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Real members of myHIVteam have posted questions and answers that support our community guidelines, and should not be taken as medical advice. Looking for the latest medically reviewed content by doctors and experts? Visit our resource section.

When You Initiate Talk About HIV/AIDS Amongst Coworkers When Do You Do It? Do You Bring It Up When They Are Sick And Putting You At Risk?

When You Initiate Talk About HIV/AIDS Amongst Coworkers When Do You Do It? Do You Bring It Up When They Are Sick And Putting You At Risk?

In many ways, I keep myself safe from getting sick from those around me, by continuing to take the antibiotics to prevent any infection from taking over my immune system. In some ways, I tell them to turn around and go home and many cases I call off my plans for the rest of the day if they happen to show up sick, I will cover for them while they rest and get better. Now when I get sick, which is few and far between I must say it's rather disappointing to find that I have to work my but off to… read more

A myHIVteam Member said:

Not sure about where you live, but the stores all around here have disinfectant wipes to clean the handles on your carts to kill any germs. I use them.
Also, many pharmacies have travel sizes of hand sanitizers that you can carry in your pocket if you need a quick sanitize when you need one.
I never open a public bathroom door after I use the bathroom. I use my shoulder if it is a push door, or I use a paper towel or toilet paper if it is a pull door.
I open my windows at home for like 5 minutes about every 3 days to let fresh air in (as instructed by my HIV doctor). They do not need to be wide open, a quarter to a half inch is all you need, just enough to let fresh air in. The reason my doctor says this is: Have you ever noticed anybody in the summer get sick, have the flu, or spread germs to the masses? The answer is a profound NO. Have you noticed in the winter it is just the opposite? The answer is a profound YES. What is the difference? Summertime we are outside and have windows open, wintertime we are inside windows shut tight. Being inside in winter with windows shut, your furnace recirculates the SAME AIR continuously. After a while, that stale air is not good for our bodies and makes us sick. When you get sick, the furnace recirculates all those sneezes and germs. Open the windows to get in the fresh air to recirculate!!!

posted over 4 years ago
A myHIVteam Member said:

Nurses advice. NEVER take antibiotics for a cold. M.D's give Antibiotics to a cold sufferer for a placebo. Colds are Rhinoviruses and taking an antibiotic does less than no good,and can do harm to your antiviral regimen. Just some friendly advice from someone who knows a lot about Illnesses of all sorts.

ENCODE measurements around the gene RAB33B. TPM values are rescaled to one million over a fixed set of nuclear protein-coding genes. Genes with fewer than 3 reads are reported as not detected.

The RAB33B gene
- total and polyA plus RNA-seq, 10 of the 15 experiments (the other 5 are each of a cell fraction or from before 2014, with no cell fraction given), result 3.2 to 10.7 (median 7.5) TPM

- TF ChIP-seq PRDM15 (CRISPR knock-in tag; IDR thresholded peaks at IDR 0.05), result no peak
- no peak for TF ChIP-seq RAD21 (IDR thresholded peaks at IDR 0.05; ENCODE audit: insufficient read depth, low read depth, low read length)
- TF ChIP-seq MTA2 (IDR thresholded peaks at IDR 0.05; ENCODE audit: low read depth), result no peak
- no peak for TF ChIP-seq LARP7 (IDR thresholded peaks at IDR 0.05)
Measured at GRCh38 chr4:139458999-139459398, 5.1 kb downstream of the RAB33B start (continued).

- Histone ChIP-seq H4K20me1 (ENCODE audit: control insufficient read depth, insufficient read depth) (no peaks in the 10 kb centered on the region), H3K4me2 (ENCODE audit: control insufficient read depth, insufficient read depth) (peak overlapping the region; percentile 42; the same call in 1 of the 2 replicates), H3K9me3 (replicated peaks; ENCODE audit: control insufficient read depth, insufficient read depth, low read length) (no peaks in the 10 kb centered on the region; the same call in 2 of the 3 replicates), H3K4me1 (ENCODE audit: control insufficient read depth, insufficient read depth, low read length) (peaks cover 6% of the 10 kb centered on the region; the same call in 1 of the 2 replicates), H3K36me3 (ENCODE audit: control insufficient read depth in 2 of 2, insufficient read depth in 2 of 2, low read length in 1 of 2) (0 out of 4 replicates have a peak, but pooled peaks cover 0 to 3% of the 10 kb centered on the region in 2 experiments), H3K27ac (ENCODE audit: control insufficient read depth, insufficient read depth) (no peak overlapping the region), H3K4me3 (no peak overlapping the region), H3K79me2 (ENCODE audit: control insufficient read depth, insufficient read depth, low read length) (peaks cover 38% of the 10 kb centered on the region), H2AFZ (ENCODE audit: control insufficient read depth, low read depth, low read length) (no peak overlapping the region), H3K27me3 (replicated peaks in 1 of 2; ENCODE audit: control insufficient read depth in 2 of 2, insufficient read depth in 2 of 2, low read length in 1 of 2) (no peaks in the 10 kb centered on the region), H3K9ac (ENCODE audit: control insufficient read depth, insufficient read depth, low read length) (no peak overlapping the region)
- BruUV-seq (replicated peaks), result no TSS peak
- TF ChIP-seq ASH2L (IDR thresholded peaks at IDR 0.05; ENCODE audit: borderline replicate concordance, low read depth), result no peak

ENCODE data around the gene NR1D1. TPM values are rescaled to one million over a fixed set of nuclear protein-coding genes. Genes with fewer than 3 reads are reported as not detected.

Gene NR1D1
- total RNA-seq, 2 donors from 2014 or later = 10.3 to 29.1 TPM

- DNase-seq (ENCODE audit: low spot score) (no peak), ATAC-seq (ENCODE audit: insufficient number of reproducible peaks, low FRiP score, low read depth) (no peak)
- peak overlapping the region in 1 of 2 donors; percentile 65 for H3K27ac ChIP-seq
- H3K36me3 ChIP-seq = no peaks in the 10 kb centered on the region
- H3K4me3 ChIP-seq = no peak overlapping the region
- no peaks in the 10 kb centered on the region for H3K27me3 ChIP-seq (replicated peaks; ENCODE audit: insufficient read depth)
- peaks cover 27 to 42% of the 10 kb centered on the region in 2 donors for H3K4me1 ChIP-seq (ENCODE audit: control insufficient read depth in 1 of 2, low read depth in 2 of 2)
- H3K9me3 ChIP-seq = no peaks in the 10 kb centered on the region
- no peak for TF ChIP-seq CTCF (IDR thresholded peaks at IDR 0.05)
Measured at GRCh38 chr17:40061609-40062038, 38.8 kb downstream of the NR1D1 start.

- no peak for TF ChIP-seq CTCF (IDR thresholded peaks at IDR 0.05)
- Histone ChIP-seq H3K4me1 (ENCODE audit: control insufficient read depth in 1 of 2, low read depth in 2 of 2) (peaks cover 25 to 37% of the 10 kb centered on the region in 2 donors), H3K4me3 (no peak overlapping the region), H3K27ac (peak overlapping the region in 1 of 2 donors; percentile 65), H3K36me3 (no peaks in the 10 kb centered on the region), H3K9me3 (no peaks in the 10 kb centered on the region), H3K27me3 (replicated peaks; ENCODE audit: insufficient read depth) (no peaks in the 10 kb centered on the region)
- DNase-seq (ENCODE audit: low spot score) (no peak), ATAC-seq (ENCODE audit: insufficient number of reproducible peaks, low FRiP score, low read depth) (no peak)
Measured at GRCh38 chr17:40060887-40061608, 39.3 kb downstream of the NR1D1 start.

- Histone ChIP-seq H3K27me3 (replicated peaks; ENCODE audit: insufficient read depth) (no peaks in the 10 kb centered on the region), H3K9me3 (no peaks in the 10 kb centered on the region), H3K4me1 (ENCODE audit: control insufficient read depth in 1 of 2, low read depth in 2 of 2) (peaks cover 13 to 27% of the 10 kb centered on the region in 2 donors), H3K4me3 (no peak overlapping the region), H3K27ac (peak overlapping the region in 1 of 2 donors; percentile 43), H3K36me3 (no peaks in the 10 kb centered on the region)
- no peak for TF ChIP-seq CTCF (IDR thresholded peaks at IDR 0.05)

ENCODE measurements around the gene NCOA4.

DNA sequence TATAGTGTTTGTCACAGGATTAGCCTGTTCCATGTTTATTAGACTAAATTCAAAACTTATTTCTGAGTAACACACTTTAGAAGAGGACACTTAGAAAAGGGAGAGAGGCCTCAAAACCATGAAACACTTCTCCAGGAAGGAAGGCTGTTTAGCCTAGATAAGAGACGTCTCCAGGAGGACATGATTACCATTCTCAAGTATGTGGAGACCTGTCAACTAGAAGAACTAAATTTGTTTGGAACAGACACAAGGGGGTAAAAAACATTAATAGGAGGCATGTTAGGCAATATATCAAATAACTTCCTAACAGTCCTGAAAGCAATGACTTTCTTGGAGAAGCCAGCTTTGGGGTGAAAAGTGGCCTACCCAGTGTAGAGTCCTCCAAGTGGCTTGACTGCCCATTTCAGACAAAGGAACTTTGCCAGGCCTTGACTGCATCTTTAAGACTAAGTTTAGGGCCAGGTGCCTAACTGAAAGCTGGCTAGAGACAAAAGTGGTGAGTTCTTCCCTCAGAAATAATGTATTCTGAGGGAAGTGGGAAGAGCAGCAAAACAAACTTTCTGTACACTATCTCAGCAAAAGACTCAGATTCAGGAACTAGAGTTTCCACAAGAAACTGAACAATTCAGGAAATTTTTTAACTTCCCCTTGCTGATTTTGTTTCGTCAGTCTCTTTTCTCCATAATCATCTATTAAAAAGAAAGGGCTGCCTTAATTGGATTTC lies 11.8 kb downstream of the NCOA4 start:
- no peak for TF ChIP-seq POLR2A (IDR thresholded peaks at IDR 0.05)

posted over 4 years ago
A myHIVteam Member said:

I keep disinfectant wipes on me all the time. I can understand someone needing to work,however, it's not their job to watch out for my health, it's mine. I avoid sick people and worse comes to worse, I will leave the area.

posted over 4 years ago
A myHIVteam Member said:

I have worked in hospitals the entirety of my life and never got anything worse than a cold. I have been transparent about my status to my co workers,especially if I hear them gossiping or even during reports disclosing a patient's HIV status. I used to inform them of my own facts of life,and to disclose someone's status is contrary to federal law and they could very well get fired and sued. That usually shut them up.

posted over 4 years ago
A myHIVteam Member said:

I completely agree that my healthcare and health status are my responsibility. However, it is not my sole responsibility. We live, work and interact within social circles, work communities, facilities, environments, etc. Therefore, it is absolutely the responsibility of those who are knowingly I'll to take all reasonable precautions to prevent spreading the illness or infection. There are many different types of immunocompromised populations. People are unnecessarily placed at risk when you choose to be irresponsible and not take precautions. If you are feeling miserable, why would you pass that on to someone else? It doesn't take much to be considerate of others. You just may help someone who is vulnerable avoid a lengthy illness. There is nothing wrong with avoiding contact in a work situation, especially when your illness is highly communicable. Think of others, many people live in areas where access to quality HIV treatment is not easy to access or there are few doctors to provide services. Maintaining healthy outcomes depends on how those around us react to caring for themselves. It is not solely our responsibility. Both parties can contribute to a good, healthy outlook if we watch out for one another, peace, love, support.

posted over 2 years ago
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